# #308 7-Segment Combinational Logic

Dust off some combinational logic methods and build a 8421-BCD to 7-segment LED driver with 7400 series logic.

Here’s a quick video of it in action:

## Notes

Ben Eater published a fantastic video/tutorial on designing a 7-segment hex decoder as an adjunct to his Building an 8-bit breadboard computer quest.

The first take-away is of course:

that’s an awful lot of work just to drive a 7-segment display .. lucky we don’t have to do that these days!

My next thought was: OK, now make one too;-) I have vague memories of learning digital logic at uni, but I don’t recall that we ever did anything particularly ambitious with real hardware.

### Constraints and Variations

Based on what’s in my part drawers, this is my goal:

- build a driver to take a nibble (4 binary inputs) and display the corresponding digits 0-9
- to simply things, I’ll call the inputs 0xA-0xF “undefined” and the output is “don’t care”
- on a common-cathode 7-segment LED display (SC56-11)
- using 7400 series logic. Any or all of the following gates: inverter, 2-input NAND, 2-input NOR, 2-input OR, 2-input XOR.

Ben demonstrated a circuit with a common-anode display and using only NOT, AND, OR gates. That’s good - stops me from simply copying the circuit. I’ll have to go back to first principles!

### Input and Output

I’m using the `a,b,c,d,e,f,g,dp`

naming convention for the LED pins, and I’ll call the 4 inputs `w,x,y,z`

.

So the input to output transformation required for the digits 0-9 is as follows:

Decimal Digit | w | x | y | z | a | b | c | d | e | f | g |
---|---|---|---|---|---|---|---|---|---|---|---|

0 | 0 | 0 | 0 | 0 | 1 | 1 | 1 | 1 | 1 | 1 | 0 |

1 | 0 | 0 | 0 | 1 | 0 | 1 | 1 | 0 | 0 | 0 | 0 |

2 | 0 | 0 | 1 | 0 | 1 | 1 | 0 | 1 | 1 | 0 | 1 |

3 | 0 | 0 | 1 | 1 | 1 | 1 | 1 | 1 | 0 | 0 | 1 |

4 | 0 | 1 | 0 | 0 | 0 | 1 | 1 | 0 | 0 | 1 | 1 |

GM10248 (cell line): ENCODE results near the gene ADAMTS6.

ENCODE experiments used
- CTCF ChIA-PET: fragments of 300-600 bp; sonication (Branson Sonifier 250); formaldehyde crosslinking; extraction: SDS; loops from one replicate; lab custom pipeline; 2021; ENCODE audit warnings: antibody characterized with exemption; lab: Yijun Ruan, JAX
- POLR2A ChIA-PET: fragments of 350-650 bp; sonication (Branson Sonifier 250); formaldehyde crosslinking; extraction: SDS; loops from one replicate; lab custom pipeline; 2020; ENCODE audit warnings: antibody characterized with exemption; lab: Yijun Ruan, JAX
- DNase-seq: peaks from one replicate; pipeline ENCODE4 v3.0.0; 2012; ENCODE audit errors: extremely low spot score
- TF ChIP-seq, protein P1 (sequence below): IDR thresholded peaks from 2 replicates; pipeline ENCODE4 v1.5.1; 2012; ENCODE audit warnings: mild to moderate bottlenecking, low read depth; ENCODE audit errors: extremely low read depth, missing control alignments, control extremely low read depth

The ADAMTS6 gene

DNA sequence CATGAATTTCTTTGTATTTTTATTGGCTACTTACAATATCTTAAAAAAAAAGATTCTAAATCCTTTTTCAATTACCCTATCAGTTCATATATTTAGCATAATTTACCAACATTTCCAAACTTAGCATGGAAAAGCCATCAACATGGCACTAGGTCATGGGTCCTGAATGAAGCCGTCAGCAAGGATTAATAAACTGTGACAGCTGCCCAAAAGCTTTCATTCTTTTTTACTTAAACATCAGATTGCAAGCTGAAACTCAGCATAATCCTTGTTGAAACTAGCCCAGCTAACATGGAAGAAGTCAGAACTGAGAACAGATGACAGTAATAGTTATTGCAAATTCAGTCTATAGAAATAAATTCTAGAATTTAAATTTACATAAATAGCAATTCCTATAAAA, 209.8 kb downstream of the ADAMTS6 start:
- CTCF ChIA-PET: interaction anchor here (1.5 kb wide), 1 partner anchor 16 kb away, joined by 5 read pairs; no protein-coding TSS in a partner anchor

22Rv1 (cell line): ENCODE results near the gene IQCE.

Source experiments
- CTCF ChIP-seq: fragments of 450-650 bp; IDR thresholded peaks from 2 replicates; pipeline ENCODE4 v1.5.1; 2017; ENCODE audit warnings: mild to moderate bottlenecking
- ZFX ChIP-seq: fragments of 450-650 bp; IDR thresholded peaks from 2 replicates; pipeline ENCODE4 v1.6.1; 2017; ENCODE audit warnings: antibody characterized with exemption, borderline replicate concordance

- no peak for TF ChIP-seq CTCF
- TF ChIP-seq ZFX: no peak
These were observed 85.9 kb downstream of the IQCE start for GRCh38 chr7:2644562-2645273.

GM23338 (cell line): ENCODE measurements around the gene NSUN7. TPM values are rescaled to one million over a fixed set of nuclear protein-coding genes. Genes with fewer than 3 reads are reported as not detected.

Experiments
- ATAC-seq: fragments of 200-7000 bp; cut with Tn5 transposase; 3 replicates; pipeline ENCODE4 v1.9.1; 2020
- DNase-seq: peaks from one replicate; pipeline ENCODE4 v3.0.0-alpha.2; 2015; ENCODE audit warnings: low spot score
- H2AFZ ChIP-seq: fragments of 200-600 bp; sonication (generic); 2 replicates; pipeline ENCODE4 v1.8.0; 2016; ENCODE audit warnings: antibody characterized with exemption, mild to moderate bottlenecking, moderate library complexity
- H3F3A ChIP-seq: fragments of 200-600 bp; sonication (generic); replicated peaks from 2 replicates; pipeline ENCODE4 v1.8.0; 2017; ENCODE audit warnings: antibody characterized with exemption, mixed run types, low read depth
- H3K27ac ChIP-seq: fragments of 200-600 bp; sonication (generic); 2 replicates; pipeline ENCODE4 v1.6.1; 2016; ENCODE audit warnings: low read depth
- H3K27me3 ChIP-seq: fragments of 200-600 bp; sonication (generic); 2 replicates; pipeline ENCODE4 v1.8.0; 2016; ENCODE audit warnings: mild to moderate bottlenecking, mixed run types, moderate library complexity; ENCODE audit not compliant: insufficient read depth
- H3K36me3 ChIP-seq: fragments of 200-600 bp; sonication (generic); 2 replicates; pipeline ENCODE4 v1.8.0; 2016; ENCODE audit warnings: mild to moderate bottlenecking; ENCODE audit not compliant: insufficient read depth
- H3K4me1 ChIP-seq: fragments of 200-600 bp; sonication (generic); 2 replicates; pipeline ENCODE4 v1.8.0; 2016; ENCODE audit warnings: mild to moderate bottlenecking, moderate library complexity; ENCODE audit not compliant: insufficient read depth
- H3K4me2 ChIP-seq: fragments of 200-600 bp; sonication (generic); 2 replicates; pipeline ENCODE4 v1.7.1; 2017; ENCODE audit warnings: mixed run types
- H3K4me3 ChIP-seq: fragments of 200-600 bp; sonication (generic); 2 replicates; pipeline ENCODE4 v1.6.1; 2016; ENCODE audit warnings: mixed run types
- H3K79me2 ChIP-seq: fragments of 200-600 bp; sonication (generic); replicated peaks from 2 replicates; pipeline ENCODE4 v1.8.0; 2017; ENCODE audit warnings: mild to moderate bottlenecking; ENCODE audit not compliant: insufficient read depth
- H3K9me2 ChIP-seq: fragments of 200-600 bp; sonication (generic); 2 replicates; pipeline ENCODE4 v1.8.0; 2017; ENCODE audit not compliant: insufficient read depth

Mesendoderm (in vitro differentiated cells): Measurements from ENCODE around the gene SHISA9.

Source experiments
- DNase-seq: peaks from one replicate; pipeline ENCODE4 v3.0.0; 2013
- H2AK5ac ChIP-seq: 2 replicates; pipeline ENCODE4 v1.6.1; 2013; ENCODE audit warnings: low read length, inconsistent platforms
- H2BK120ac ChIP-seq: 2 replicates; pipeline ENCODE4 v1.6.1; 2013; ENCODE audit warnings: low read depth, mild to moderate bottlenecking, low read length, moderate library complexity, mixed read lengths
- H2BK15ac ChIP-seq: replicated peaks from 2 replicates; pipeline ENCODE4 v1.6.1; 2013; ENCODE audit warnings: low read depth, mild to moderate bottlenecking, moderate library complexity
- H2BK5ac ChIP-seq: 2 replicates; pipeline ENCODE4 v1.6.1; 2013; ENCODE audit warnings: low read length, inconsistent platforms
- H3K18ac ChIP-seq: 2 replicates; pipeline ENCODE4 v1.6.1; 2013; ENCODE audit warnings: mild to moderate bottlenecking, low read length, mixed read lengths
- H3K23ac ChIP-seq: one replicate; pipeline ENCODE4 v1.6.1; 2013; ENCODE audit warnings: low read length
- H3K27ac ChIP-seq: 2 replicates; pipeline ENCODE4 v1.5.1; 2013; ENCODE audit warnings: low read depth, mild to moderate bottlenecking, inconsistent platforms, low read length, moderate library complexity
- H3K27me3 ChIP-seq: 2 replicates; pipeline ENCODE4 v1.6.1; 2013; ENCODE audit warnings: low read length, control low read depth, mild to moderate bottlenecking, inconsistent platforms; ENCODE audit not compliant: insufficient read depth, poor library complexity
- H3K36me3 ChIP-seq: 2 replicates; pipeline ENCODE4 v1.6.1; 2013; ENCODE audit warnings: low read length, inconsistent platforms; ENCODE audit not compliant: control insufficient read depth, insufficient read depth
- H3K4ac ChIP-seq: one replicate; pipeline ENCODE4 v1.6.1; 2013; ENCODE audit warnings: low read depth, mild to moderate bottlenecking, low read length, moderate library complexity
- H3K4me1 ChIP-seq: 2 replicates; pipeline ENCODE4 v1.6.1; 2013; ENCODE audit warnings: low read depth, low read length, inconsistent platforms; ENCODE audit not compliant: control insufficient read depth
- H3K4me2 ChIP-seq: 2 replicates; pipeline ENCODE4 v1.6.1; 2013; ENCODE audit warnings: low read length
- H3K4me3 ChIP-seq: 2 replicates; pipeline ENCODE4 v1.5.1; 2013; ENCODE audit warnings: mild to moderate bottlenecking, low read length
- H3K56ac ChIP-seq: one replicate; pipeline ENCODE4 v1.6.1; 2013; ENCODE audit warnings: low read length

5 | 0 | 1 | 0 | 1 | 1 | 0 | 1 | 1 | 0 | 1 | 1 |

6 | 0 | 1 | 1 | 0 | 1 | 0 | 1 | 1 | 1 | 1 | 1 |

7 | 0 | 1 | 1 | 1 | 1 | 1 | 1 | 0 | 0 | 0 | 0 |

8 | 1 | 0 | 0 | 0 | 1 | 1 | 1 | 1 | 1 | 1 | 1 |

9 | 1 | 0 | 0 | 1 | 1 | 1 | 1 | 0 | 0 | 1 | 1 |

(don’t care) | 1 | 0 | 1 | 0 | X | X | X | X | X | X | X |

(don’t care) | 1 | 0 | 1 | 1 | X | X | X | X | X | X | X |

(don’t care) | 1 | 1 | 0 | 0 | X | X | X | X | X | X | X |

(don’t care) | 1 | 1 | 0 | 1 | X | X | X | X | X | X | X |

(don’t care) | 1 | 1 | 1 | 0 | X | X | X | X | X | X | X |

(don’t care) | 1 | 1 | 1 | 1 | X | X | X | X | X | X | X |

NB: I’m calling the inputs 0xA-0xF “undefined”. This approach could of course be extended for hexadecimal display, but I’m sticking to decimal for now.

### Deriving the Transformation Functions

With 4 inputs and 7 outputs, the truth table is large enough to defy just staring at it and hoping the answer will pop out. And a trial-and-error/brute force approach is likely to get very tedious, very quickly. So perhaps time to dust off my crusty knowledge of Boolean Algebra, Combinational logic, Karnaugh Maps and methods for simplification of boolean functions. I even opened my 1979 edition of Digital Logic & Computer Design for the first time in years (I had to find it first).

So bearing that all in mind.. what follows is my analysis and derivation of the transformation functions I’ll build into a circuit. I managed to get something that works, but I certainly don’t guarantee it is the simplest solution possible.

Some useful identities:

```
x.y == (x' + y')' i.e. AND(x, y) == NOR(NOT(x), NOT(y))
x + y == (x'y')' i.e. OR(x, y) == NAND(NOT(x), NOT(y))
x'y + xy' == XOR(x,y)
```

#### Transformation Functions

These are the final tranformation functions for the circuit design. I’ve dropped the algebraic notation and expressed as a combination of NOT, NOR, NAND, XOR functions (gates) I have available.

Derivations and notes follow.

Function | Equivalent Gate Logic |
---|---|

f(a) | NAND(NOR(w, y), XOR(x, z)) |

f(b) | NAND(NOR(w, NOT(x)), XOR(y, z)) |

f(c) | NAND(NOR(w, x), NOR(NOT(y), z)) |

f(d) | OR(NOR(z, NOR(w, y)), OR(NOR(NOT(x), OR(y, NOT(z))), NOR(x, NOR(y, NOT(z))))) |

f(e) | OR(NOR(x, z), NOR(NOT(y), z)) |

f(f) | OR(w, OR(NOR(y, NOR(x, NOT(z))), NOR(NOT(x), z))) |

f(g) | NAND(NOT(w), OR(NOR(x, y), NOR(NOT(x), OR(NOT(y), NOT(z))))) |

#### f(a)

By inspection, `a`

is only low in two cases, so the simplest starting point is probably `f(a)'`

as a sum of minterms:

```
f(a)' = m1 + m4
= w'x'y'z + w'xy'z'
= w'y'(x'z + xz')
= (w + y)'(x'z + xz')
= AND(NOR(w, y), XOR(x, z))
```

So `f(a) = NAND(NOR(w, y), XOR(x, z))`

#### f(b)

Again by inspection, `b`

is only low in two cases, so the simplest starting point is probably `f(b)'`

as a sum of minterms:

```
f(b)' = m5 + m6
= w'xy'z + w'xyz'
= w'x(y'z + yz')
= (w + x')'(y'z + yz')
= AND(NOR(w, NOT(x)), XOR(y, z))
```

So `f(b) = NAND(NOR(w, NOT(x)), XOR(y, z))`

#### f(c)

Again by inspection, `c`

is only low in one case, so the simplest starting point is `f(c)'`

as a sum of minterms:

```
f(c)' = m2
= w'x'yz'
= (w + x)'(y' + z)'